In “Instantly Better Presentations” Damian Conway shows a great way to step through a block of code by highlighting the exact bit you want the audience to focus on at each moment. You can see him describe it at starting at 1:14:58 of this talk. Now let’s learn how to do it with reveal.js.

reveal.js is an HTML based presentation framework. Check out http://lab.hakim.se/reveal-js/ for an example of what it can do.

reveal.js uses highlight.js for syntax highlighting. This will automatically detect the language and highlight anything you put inside <pre> and <code> elements. For example you might have a slide like this:

<section>
  <pre><code>
defmodule Math do
  def sum(a, b) do
    a + b
  end
end
  </code></pre>
</section>

This code will appear on a slide in your presentation, nicely syntax highlighted.

Highlighted Source Code

It’s common to use the data-trim attribute on the <code> element to trim any surrounding whitespace.

<section>
  <pre><code data-trim>
defmodule Math do
  def sum(a, b) do
    a + b
  end
end
  </code></pre>
</section>

I found this issue where someone requested the feature of highlighting a specific line of code be added to reveal.js. The author said it really belonged in highlight.js. And the author of highlight.js said it’s already possible by using standard HTML markup.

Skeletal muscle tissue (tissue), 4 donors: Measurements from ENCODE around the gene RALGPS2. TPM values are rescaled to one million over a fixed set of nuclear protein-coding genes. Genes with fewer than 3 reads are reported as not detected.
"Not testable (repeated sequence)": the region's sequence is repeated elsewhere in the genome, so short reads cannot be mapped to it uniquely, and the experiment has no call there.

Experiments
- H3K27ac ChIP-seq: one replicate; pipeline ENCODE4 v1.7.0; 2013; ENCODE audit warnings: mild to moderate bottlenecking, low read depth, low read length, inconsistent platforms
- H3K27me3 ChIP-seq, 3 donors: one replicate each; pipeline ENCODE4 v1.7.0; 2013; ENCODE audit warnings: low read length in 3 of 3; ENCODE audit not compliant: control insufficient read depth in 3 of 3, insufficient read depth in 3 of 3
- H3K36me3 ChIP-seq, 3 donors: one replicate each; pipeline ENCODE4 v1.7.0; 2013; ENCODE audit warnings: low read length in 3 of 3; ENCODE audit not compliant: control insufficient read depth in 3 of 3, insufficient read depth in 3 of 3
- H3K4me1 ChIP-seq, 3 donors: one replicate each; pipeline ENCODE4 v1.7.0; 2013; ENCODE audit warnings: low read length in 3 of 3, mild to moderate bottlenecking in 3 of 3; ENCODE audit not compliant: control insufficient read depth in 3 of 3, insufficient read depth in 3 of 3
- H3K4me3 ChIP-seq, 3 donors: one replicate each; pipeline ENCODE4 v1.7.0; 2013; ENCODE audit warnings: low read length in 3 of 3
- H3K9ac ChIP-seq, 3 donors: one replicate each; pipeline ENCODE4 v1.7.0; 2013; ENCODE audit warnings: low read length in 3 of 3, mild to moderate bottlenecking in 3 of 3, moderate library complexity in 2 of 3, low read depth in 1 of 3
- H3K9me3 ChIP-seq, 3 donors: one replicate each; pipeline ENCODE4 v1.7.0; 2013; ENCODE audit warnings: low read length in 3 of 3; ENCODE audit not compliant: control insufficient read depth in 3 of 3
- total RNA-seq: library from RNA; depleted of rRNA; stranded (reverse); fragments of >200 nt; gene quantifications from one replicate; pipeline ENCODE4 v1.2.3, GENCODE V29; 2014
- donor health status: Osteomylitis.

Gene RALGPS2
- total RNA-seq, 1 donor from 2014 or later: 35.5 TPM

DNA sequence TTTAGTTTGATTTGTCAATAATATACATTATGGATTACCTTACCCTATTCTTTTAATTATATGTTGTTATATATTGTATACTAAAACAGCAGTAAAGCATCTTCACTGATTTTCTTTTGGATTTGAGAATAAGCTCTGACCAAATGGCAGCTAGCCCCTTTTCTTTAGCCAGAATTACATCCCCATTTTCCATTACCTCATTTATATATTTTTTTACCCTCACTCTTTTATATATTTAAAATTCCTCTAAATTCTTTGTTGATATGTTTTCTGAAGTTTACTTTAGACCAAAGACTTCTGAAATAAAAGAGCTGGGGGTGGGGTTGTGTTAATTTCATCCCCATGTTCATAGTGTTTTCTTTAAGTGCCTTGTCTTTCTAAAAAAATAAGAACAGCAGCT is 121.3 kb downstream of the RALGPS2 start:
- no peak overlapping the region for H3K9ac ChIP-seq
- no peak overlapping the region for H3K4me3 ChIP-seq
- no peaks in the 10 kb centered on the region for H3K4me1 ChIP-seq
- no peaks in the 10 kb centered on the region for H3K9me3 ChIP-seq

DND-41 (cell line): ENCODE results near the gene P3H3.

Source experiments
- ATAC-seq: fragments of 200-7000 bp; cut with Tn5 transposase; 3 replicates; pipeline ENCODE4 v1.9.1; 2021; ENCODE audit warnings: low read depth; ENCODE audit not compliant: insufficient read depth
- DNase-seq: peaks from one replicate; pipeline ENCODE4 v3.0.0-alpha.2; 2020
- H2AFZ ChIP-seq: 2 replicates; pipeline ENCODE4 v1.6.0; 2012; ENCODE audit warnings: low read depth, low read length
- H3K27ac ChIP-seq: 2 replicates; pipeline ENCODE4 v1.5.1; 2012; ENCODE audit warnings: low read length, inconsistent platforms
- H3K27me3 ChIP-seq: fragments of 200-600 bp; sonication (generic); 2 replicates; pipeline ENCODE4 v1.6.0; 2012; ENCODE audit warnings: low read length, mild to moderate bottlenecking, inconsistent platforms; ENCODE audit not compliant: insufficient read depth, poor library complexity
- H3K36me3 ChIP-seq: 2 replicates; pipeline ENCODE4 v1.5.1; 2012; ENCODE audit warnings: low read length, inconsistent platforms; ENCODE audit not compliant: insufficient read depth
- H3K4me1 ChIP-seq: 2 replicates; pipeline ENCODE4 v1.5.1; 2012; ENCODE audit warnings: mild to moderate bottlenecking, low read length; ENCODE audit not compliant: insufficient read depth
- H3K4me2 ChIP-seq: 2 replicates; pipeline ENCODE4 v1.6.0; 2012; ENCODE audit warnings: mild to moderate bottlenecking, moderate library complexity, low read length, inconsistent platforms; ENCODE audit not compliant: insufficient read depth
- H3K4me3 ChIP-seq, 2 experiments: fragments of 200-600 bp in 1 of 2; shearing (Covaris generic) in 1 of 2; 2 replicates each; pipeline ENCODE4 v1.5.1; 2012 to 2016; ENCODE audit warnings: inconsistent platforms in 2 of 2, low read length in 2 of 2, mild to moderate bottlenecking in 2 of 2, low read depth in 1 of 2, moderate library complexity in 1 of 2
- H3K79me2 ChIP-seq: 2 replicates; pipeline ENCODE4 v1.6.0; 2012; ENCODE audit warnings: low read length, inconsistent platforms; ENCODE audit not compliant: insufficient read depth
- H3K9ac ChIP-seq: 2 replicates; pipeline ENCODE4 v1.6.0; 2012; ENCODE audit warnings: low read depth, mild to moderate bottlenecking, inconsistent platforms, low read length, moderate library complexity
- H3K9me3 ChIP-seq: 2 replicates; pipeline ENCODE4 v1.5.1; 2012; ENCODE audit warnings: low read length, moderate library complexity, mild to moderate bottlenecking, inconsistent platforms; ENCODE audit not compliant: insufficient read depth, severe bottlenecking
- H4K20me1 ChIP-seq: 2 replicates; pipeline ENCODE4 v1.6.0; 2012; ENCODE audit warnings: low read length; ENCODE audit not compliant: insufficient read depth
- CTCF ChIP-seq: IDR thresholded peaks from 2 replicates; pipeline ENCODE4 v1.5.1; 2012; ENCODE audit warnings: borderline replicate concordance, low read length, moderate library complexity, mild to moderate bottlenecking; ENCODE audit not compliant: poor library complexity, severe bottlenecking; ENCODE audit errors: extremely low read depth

In short, to highlight some code, surround it with a <mark> element:

<section>
  <pre><code>
defmodule Math do
  <mark>def sum(a, b) do
    a + b
  end</mark>
end
  </code></pre>
</section>

Unfortunately, back in reveal.js, this will result in the <mark>ed code flashing yellow and then the literal text <mark> and </mark> appearing in your presentation.

After some investigation, I found that reveal.js will escape HTML inside the <code> block unless you tell it not to. And the way to tell it not to is to add a data-noescape attribute to the <code> element.

<section>
  <pre><code data-trim data-noescape>
defmodule Math do
  <mark>def sum(a, b) do
    a + b
  end</mark>
end
  </code></pre>
</section>

Now the code will be syntax highlighted, plus the code surrounded by <mark> will have a yellow background.

That doesn’t look quite right though. It looks better if you <mark> each line separately:

<section>
  <pre><code>
defmodule Math do
  <mark>def sum(a, b) do</mark>
    <mark>a + b</mark>
  <mark>end</mark>
end
  </code></pre>
</section>

Highlighted Source Code

If you don’t like the yellow background, the CSS can be modified.

And to get the effect Damian describes, you can repeat the same block of code on subsequent slides, each with different parts <mark>ed for emphasis.

You may also want to change the slide transitions to fade-in/fade-out when stepping through the source code, so the only thing that appears to move is the code highlights.

Copyright 2015 Wendy Smoak - This post first appeared on http://wsmoak.net and is CC BY-NC licensed.

The source for the example presentation is available in GitHub (see the index.html file) and can be viewed on GitHub pages. It is MIT licensed.

References